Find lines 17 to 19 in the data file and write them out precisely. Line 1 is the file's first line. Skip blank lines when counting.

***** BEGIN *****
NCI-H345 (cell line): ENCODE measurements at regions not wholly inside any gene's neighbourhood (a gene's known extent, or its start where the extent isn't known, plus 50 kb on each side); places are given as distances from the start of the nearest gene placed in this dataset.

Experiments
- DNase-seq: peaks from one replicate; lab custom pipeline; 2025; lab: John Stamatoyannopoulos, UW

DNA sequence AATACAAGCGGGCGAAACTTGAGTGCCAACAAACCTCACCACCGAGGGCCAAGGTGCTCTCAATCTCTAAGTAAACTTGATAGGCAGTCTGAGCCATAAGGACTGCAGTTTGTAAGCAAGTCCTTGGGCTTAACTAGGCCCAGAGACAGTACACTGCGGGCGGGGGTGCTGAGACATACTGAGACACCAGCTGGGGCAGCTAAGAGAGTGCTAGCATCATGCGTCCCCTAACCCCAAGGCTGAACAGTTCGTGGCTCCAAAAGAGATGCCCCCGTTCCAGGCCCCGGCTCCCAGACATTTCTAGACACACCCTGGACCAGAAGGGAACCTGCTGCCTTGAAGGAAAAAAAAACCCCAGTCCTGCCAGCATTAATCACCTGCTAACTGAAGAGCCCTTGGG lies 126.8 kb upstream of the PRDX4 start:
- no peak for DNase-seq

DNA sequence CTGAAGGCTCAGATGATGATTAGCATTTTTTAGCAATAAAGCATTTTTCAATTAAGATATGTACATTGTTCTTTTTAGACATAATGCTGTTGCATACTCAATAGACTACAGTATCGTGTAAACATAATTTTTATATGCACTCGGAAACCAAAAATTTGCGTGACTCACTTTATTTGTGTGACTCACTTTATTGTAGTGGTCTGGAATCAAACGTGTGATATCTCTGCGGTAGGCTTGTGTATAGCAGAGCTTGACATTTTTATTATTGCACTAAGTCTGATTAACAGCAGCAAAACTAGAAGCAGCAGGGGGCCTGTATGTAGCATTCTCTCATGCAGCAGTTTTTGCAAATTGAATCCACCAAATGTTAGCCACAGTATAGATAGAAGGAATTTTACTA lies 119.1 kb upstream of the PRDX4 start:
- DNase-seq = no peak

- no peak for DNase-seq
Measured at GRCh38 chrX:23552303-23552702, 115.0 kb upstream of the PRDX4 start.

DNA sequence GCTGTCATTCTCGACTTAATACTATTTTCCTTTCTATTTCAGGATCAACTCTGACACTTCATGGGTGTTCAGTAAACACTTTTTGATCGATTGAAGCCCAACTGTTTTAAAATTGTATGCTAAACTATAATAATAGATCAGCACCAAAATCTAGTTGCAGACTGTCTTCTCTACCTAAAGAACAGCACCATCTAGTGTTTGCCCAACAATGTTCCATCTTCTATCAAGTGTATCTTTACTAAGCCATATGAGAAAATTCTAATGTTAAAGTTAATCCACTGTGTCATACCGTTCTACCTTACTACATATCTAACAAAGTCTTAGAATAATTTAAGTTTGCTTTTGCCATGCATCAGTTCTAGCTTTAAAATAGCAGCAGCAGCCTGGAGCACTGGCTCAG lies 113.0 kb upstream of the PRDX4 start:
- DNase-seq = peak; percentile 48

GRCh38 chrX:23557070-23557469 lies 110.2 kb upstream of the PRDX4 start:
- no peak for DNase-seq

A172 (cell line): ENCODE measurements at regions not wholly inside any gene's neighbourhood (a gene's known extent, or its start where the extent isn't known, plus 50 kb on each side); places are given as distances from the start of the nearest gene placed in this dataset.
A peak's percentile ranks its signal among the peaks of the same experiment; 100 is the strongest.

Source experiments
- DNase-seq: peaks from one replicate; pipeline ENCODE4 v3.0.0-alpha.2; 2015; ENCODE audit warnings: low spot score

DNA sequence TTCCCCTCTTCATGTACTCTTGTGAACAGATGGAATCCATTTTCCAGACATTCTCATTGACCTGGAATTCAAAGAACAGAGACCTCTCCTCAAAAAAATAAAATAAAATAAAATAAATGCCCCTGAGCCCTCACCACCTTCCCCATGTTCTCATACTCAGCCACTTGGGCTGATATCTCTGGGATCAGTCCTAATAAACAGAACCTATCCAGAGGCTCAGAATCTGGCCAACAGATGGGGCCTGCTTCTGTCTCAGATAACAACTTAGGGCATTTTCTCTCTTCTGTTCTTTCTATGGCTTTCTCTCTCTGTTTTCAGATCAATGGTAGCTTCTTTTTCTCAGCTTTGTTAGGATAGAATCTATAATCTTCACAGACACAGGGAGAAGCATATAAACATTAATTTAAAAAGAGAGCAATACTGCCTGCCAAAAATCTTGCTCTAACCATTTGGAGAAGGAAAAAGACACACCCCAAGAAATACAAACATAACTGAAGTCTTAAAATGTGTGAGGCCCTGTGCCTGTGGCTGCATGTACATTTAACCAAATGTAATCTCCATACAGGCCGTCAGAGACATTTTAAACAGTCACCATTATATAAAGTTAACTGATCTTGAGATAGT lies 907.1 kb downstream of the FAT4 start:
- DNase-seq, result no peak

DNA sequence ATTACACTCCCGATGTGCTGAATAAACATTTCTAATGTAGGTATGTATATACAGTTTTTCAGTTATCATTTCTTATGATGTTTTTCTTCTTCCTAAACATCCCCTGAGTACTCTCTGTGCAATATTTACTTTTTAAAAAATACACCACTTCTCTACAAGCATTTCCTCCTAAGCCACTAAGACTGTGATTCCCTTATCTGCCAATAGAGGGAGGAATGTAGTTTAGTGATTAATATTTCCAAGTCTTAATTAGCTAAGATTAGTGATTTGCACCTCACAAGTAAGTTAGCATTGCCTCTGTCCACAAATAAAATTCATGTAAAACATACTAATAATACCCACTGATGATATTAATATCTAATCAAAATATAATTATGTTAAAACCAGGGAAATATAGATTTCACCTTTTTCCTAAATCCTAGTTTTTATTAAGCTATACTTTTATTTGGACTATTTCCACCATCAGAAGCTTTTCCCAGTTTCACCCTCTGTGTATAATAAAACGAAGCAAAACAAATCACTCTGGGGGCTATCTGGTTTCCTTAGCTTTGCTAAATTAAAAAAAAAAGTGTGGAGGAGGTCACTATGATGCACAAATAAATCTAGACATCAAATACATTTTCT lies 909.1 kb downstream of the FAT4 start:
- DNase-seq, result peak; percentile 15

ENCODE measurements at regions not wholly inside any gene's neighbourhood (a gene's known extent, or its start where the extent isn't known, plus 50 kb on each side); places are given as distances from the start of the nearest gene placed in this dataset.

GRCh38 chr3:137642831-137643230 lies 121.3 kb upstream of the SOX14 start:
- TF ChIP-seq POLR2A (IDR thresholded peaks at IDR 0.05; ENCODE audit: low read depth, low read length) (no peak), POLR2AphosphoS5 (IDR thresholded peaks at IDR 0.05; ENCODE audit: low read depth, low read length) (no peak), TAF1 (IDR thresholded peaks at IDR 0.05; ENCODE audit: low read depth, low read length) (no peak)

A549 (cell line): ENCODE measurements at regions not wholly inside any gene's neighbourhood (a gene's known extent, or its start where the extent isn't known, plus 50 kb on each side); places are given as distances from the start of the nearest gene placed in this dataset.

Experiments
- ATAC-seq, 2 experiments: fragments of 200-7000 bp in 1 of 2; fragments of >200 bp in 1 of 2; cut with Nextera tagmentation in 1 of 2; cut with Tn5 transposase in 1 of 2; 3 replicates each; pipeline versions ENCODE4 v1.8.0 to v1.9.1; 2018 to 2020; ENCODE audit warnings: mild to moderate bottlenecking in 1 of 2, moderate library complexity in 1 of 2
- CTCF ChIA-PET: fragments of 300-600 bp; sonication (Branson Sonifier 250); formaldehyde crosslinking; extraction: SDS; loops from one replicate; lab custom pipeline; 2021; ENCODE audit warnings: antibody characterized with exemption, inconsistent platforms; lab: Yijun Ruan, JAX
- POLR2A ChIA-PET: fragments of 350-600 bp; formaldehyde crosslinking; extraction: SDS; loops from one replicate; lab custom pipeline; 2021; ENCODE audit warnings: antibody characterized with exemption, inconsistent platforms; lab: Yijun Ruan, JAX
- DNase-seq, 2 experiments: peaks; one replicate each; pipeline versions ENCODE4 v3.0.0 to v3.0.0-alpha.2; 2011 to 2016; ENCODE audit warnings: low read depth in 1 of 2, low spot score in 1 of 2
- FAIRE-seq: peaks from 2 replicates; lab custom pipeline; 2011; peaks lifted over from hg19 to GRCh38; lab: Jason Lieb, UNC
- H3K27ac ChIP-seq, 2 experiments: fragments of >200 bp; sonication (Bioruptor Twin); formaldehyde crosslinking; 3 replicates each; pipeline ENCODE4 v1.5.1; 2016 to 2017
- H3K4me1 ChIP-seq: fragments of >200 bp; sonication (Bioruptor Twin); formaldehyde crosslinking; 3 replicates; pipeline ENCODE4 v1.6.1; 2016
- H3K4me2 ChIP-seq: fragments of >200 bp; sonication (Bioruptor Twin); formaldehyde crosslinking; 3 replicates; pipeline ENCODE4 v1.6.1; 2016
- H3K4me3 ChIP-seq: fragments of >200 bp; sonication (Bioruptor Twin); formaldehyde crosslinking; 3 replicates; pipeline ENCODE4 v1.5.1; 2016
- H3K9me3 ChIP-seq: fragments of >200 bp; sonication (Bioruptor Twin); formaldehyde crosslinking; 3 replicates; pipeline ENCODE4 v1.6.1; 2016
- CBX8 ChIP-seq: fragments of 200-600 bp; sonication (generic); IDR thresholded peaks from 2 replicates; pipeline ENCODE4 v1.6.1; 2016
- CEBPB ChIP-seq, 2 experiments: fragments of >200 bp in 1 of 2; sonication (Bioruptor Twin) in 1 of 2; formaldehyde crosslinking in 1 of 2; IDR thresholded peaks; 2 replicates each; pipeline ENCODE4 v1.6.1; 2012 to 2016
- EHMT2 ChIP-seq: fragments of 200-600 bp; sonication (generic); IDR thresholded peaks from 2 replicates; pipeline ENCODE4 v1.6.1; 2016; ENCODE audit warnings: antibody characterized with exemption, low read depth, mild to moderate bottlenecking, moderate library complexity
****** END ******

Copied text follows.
- DNase-seq: peaks from one replicate; pipeline ENCODE4 v3.0.0-alpha.2; 2015; ENCODE audit warnings: low spot score

DNA sequence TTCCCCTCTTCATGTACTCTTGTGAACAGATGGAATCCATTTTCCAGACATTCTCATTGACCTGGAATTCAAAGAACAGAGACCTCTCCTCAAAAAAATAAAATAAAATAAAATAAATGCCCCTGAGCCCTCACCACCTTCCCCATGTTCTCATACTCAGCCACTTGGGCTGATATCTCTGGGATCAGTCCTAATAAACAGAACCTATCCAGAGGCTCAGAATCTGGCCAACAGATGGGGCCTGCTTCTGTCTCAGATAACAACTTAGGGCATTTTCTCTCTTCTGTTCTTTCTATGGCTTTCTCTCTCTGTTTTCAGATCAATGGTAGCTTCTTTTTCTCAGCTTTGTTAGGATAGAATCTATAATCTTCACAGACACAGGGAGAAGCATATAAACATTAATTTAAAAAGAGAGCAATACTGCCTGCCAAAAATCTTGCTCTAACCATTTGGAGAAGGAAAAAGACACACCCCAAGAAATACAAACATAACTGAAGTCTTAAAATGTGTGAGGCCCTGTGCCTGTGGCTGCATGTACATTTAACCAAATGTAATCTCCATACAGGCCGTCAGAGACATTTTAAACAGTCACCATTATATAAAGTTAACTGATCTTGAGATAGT lies 907.1 kb downstream of the FAT4 start:
- DNase-seq, result no peak